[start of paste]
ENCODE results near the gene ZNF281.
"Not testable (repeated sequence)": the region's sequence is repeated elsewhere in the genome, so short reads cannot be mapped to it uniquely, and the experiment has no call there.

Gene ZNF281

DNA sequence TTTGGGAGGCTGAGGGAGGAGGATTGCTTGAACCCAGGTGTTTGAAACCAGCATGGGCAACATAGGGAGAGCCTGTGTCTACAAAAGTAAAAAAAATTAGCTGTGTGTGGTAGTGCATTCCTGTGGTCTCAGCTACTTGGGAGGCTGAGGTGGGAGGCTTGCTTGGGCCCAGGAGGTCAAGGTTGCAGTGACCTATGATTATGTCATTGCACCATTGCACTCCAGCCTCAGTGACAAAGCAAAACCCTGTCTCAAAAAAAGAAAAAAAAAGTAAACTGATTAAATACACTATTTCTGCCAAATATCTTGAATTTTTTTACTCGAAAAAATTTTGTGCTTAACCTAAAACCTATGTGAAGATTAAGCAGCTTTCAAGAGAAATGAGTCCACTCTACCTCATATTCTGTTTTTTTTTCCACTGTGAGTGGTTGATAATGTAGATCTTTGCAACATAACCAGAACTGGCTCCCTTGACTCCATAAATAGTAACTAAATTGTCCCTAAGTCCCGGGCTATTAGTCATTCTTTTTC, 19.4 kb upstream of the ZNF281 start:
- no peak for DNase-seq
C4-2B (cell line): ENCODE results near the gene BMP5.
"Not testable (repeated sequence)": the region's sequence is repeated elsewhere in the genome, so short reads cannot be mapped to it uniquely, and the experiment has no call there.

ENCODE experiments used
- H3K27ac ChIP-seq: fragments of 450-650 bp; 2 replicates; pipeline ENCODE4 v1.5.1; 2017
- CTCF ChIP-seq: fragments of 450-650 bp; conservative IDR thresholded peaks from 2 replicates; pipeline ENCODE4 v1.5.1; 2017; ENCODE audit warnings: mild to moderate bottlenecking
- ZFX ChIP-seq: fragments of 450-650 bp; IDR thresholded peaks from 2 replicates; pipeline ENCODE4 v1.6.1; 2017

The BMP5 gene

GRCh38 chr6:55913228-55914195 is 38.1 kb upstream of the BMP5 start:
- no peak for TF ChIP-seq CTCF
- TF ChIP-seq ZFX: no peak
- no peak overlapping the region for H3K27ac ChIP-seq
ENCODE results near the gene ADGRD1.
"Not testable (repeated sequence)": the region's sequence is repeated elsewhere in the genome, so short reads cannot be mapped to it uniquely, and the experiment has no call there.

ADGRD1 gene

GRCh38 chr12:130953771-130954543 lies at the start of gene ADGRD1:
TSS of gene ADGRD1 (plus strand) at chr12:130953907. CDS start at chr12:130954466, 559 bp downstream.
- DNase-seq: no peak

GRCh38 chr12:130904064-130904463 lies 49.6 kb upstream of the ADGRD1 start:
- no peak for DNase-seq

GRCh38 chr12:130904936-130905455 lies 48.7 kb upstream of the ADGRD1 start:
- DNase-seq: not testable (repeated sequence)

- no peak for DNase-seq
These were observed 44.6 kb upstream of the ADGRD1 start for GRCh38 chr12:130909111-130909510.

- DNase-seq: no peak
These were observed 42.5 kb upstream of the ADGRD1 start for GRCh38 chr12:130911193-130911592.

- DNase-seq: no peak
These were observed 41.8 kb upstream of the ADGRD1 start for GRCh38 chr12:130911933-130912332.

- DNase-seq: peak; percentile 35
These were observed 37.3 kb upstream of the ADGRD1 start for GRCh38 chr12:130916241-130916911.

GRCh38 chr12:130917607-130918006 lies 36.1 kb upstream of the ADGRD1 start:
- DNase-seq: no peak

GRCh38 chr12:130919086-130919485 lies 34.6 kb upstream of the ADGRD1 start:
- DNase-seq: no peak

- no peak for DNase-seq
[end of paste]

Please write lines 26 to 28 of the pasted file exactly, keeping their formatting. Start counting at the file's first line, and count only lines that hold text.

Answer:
- DNase-seq: not testable (repeated sequence)

- no peak for DNase-seq
These were observed 44.6 kb upstream of the ADGRD1 start for GRCh38 chr12:130909111-130909510.